From a VC perspective, we like companies that don't need a lot of funding to move forward. Build the product, validate and prove the market, get the customers that prove the product. Many times, if I don't give the additional funding, I lose my initial investment.

Is this potentially another bubble? It depends more on the entrepreneurs and if they will build good businesses, do what they say they are going to do with the money. Then, there is no concern for additional funding.

Do VCs look to the existing PR structure - the early buzz - as a reason for investing in a company?

It is true that buzz will catch a VC's attention, if they are looking at a company and paying attention.

But, it's the numbers that really matter. We invested in Skype, and these are the reasons: claim of a stable P2P network, which we believed in because of their past involvement in Kazaa and VoIP knowledge from prior telco jobs. In regards of PR and Skype, it was obvious that if you looked at all the press Kazaa had, and then all the press that a telco play would get.

It was an easy PR pitch to sell: they had the history with Kazaa, and they were entering a hot space with a product that could change the industry. It was obvious that when these guys launched the product, people and the press would go crazy, which would drive more users and more press, and help get Skype to reach its critical mass and more. That's exactly what happened. Skype launched, and made the cover of Fortune a few months later. Then, the press would come around, since the past stories had traction, and there was a good story to tell. It was an easy pitch.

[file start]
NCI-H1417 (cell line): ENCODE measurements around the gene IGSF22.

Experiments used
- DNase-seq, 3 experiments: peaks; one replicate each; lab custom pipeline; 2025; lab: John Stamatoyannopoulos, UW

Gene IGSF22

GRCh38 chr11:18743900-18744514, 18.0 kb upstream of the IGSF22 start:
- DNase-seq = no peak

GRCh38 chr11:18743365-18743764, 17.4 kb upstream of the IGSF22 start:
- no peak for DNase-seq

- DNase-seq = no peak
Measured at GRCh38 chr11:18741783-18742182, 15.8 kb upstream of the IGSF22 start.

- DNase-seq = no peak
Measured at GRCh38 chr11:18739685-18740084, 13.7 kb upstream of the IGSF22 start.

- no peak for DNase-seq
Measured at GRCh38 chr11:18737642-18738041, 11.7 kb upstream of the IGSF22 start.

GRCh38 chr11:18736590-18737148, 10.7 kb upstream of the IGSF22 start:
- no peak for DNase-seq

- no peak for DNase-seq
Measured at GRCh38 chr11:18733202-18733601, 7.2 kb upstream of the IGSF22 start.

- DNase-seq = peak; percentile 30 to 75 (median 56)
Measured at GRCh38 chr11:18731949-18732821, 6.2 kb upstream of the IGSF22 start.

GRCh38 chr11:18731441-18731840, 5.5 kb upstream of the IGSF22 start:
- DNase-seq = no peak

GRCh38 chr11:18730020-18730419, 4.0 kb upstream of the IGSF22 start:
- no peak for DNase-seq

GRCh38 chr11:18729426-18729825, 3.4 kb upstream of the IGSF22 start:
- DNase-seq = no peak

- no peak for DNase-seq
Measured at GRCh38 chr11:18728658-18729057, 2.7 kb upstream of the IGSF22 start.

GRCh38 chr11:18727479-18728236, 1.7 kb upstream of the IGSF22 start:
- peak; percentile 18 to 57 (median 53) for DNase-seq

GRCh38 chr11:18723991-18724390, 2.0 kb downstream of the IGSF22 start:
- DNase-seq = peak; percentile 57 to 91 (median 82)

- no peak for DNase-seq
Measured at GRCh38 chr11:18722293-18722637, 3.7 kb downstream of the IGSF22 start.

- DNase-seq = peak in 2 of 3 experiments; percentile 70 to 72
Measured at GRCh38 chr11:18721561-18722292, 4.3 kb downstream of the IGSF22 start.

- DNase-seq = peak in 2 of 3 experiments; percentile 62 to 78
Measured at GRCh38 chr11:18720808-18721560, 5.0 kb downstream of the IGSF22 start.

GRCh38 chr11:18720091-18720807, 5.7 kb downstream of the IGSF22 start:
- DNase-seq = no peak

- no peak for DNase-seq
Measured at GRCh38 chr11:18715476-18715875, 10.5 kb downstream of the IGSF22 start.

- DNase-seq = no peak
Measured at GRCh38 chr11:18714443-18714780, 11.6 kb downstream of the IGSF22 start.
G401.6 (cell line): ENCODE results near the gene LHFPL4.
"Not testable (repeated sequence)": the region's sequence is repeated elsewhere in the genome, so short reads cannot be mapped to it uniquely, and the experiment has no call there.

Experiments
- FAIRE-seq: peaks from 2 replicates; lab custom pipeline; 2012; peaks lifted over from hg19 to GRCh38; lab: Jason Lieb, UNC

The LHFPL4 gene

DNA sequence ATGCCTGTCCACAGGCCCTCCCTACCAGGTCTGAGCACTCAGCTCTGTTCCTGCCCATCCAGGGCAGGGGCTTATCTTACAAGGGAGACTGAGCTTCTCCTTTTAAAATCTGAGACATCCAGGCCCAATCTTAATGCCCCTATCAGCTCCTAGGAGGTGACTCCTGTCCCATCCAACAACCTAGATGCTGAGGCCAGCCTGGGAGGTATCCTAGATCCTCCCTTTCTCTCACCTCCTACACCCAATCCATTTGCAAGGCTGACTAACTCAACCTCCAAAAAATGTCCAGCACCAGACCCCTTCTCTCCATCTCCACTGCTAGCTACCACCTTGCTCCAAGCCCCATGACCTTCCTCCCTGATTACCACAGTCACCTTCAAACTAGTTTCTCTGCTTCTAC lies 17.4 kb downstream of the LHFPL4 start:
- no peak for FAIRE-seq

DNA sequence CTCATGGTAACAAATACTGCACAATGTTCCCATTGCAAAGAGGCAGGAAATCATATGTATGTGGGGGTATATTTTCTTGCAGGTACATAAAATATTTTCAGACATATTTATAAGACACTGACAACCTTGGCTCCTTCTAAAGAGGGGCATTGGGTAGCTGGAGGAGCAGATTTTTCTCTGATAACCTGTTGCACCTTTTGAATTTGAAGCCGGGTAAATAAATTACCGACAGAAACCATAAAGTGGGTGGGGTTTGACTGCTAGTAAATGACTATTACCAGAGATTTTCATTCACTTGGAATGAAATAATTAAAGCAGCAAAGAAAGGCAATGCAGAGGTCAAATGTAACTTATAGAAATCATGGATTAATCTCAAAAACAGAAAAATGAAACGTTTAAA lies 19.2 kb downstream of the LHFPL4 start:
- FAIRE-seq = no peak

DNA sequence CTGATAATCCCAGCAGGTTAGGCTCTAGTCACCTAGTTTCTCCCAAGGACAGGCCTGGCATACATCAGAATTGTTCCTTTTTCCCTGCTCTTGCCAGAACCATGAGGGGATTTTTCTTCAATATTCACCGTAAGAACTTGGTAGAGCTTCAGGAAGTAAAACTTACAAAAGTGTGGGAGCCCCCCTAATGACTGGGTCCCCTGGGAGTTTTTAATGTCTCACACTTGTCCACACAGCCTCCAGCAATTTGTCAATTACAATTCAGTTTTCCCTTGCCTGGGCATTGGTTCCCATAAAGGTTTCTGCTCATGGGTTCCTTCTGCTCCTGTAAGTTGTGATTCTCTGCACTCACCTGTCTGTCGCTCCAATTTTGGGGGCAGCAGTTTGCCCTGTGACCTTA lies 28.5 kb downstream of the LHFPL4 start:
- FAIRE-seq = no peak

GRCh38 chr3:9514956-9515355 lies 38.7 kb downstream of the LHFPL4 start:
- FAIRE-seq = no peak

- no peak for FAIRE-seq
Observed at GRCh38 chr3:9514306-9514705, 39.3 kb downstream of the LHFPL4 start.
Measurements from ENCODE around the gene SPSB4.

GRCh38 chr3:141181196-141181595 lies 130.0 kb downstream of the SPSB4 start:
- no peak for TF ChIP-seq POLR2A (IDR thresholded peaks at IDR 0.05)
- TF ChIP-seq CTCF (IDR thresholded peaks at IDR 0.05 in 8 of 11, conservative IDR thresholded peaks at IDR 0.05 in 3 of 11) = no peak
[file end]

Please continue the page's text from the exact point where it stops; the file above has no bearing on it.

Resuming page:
The second round VC firms were looking at the press, but looked at the numbers first. The Skype press helped guide customers, but if it had not driven customer numbers, there would not have been the second round of funding.

Many VCs have launched formal and informal blogging initiatives to personalize the system, and to put forth their own ideas. Have you thought of launching a blog for yourself or for Draper Richards? Do you think the VC blogs are a good idea?

If Draper Richards did a blog, it would make sense for Bill Draper to do it. For me, I have only been doing VC funding for a few years, so not sure what I would bring to the table, or would write.

I am involved in the consumer Internet, and learning a lot from Skype. After Skype does what it does, maybe I'll possibly begin blogging. I've never considered myself that good a writer - I did one post on Always On Network. When the site launched, they asked me to do a post on international investment. It was fun, but I didn't really have much more to say.

VC people and bloggers want to read about what they are looking for, and then have people modify the pitch to fit into the parameters. VCs and VC bloggers want to know what the future is, and I am not sure if I have that vision or insight yet.

As for the VC blogs, I think that those with more name recognition than Draper Richards that are involved in make good bloggers, like Tim Drapers at Draper Fisher Jurvetson.